Under Wisconsin statute, you must immediately contact the police if your accident involves injuries, property damage over $1,000, or damage to state property over $200. If the police respond and file an accident report, you do not have to file your own report. However, if the police do not file a report, you have 10 days to notify the Wisconsin Department of Transportation.

You should also contact your insurance company right away. Wallethub reports that Wisconsin is a tort or at-fault insurance state. This means that the at-fault driver’s insurance pays for all damages. However, in many accidents, one driver is not solely at fault. In this situation, any driver who is less than 50% responsible can collect at least partial compensation from another at-fault driver.

Auto Claims Adjuster

Your auto insurance company will assign a claims adjuster to your claim report. Your adjuster acts as your representation in any mediation between you and all other involved parties. This insurance representative bears responsibility for investigating the claim and seeing that you receive compensation for any repairs or injuries.

Whether there are repair claims, personal injury claims, or you are dealing with someone who does not have insurance, your auto insurance adjuster should see you through the process. Your claims adjuster may recommend a garage to handle your vehicle repairs. They may also make arrangements for a rental vehicle if required. The most important thing to note is that your auto claim adjuster is your primary point of contact regarding the status of your claim in Wisconsin.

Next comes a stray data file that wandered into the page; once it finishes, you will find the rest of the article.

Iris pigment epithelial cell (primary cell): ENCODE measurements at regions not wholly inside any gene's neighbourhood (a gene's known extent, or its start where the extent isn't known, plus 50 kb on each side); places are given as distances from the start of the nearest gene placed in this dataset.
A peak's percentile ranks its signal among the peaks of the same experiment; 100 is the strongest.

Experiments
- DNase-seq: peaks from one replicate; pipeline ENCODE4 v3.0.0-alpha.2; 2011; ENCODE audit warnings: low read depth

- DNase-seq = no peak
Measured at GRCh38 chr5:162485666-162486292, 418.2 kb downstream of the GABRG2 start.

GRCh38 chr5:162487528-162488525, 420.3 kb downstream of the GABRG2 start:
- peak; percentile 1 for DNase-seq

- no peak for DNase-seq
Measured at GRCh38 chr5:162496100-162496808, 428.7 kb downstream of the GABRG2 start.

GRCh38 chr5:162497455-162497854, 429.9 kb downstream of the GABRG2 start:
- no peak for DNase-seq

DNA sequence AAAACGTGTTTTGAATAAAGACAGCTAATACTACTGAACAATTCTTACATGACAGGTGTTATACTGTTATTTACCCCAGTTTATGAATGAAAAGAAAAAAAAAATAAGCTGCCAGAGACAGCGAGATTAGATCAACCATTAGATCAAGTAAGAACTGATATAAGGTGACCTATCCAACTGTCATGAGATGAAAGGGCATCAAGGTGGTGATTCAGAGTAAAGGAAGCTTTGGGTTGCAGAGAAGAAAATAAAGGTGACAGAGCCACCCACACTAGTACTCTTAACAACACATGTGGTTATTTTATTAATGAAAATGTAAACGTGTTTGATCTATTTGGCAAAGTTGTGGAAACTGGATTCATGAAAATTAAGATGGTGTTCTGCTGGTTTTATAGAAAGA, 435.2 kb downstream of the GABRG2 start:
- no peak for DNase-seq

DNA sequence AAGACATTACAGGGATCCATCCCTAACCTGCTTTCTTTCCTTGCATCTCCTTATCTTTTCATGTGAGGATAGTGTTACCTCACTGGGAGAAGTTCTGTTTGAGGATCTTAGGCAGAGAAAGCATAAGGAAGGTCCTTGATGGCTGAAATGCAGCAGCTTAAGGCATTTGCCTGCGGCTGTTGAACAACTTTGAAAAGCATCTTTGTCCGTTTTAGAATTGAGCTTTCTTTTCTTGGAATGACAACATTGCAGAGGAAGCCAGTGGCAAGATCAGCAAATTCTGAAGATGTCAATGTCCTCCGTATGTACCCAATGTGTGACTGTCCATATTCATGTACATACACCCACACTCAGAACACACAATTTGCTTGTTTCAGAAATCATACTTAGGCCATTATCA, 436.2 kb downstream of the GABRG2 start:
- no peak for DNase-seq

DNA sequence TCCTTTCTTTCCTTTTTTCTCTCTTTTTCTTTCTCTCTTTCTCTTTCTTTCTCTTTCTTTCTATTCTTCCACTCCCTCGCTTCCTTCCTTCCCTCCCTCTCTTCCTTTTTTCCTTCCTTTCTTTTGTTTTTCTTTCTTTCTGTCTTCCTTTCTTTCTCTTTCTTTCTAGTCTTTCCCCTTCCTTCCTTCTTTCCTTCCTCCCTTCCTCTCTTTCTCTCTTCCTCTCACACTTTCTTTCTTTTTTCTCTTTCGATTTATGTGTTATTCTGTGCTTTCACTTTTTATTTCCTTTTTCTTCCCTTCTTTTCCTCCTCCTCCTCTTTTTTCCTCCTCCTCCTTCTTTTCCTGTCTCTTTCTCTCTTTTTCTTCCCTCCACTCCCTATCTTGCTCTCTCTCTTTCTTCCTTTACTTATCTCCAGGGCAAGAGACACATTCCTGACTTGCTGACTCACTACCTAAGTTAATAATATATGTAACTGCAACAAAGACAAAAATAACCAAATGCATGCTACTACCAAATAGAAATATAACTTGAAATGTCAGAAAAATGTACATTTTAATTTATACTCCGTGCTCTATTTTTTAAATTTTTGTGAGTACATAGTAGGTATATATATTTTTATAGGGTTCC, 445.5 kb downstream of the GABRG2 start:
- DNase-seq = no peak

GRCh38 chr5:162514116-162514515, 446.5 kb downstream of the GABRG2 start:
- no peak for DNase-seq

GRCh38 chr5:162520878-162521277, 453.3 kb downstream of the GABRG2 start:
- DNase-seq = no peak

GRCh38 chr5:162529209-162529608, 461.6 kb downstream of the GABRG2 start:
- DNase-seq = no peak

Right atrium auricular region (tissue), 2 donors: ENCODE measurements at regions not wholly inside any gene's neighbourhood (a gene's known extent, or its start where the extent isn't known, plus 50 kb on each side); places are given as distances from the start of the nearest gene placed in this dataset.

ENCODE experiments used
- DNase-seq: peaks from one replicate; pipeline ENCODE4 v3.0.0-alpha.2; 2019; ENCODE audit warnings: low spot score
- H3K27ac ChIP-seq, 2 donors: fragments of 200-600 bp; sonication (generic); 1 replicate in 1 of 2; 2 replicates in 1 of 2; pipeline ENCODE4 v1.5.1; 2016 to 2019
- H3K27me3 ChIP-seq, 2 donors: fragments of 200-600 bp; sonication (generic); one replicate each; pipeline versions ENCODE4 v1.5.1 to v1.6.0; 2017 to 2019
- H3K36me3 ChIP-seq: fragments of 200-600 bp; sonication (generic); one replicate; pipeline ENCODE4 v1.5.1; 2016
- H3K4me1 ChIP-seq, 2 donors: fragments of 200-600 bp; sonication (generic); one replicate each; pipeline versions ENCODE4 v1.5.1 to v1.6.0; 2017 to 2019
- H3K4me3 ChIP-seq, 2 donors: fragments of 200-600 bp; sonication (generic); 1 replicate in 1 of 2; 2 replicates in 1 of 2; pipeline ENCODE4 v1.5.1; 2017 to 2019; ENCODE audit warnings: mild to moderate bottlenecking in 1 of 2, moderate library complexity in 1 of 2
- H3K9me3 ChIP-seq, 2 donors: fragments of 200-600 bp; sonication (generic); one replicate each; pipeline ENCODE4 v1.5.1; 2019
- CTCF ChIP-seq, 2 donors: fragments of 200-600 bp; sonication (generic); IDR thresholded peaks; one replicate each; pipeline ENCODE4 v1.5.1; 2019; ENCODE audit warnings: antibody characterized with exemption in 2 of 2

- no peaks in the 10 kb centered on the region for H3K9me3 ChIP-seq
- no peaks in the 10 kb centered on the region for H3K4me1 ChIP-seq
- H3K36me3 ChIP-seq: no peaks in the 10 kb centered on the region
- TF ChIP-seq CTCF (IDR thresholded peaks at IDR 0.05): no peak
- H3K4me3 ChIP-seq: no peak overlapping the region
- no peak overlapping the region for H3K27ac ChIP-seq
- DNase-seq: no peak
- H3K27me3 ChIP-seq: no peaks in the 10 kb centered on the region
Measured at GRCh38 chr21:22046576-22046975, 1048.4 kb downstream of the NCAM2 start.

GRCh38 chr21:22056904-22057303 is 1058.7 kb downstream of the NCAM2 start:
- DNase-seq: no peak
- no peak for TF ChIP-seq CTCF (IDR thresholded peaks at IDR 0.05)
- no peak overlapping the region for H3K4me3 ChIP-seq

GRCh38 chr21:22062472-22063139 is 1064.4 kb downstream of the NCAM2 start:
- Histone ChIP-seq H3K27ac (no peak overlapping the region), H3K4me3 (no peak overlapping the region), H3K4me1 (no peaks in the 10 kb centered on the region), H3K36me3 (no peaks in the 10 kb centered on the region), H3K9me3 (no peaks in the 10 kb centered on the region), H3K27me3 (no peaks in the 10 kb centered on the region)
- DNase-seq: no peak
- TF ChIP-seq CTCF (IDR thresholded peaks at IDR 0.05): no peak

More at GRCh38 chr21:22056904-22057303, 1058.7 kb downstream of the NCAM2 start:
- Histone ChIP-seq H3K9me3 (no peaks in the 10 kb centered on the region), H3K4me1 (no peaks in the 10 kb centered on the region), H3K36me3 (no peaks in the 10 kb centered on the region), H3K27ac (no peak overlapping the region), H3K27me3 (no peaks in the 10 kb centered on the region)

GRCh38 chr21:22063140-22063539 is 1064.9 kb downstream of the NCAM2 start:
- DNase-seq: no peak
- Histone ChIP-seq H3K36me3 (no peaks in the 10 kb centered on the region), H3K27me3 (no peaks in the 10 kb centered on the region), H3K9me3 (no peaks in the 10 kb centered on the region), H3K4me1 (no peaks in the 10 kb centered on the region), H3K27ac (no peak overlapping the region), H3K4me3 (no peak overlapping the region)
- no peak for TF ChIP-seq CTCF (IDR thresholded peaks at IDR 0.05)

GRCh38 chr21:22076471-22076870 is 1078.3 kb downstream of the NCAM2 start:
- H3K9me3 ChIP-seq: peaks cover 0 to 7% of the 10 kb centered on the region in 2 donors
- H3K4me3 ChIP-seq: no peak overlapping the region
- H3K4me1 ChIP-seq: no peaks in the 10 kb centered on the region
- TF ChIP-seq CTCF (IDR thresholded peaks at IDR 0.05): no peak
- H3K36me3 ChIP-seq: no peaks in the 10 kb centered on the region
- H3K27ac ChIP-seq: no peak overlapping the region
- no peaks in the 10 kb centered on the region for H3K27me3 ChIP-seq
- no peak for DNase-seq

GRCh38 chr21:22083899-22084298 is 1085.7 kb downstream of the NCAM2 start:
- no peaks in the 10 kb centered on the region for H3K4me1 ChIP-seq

Health Insurance Claims

Wisconsin policyholders file health insurance claims when they seek reimbursement for medical services or treatments. When you obtain a medical service from a provider, your health insurance carrier should be notified directly. If there are any discrepancies in your claim, consider hiring a health insurance claim specialist attorney.

How Do You File a Health Claim in Wisconsin?

There are two ways to file a health insurance claim on your behalf. The first is the medical facility notifies your insurer for you. You may be able to walk out of the facility without spending anything, but that depends on your policy. The other way is to file a health insurance claim yourself. Taking this route can occur when a health provider you use is not in your provider network. The facility may still file the claim on your behalf, but you may need to file it yourself.

Sometimes an insurance company may not want to cover the treatment that your doctor thinks is best. However, recent Wisconsin legislation may make it easier to get coverage, especially for prescription drugs. The new law limits the practice known as step therapy. This is a controversial insurance practice that requires patients to try a less expensive treatment first, before the insurer will cover the doctor’s recommended treatment.

Work with an Experienced Local Insurance Lawyer in Wisconsin

If your health insurance provider refuses to honor a claim, seek out a qualified Wisconsin insurance claim attorney’s help. An insurance claim attorney can help if you have been improperly denied coverage or sent a bill for a service you never received. We can even help you connect with an attorney across Wisconsin state lines.

Submit a request online or call us today at (866) 345-6784 to get in touch with an experienced lawyer in your area!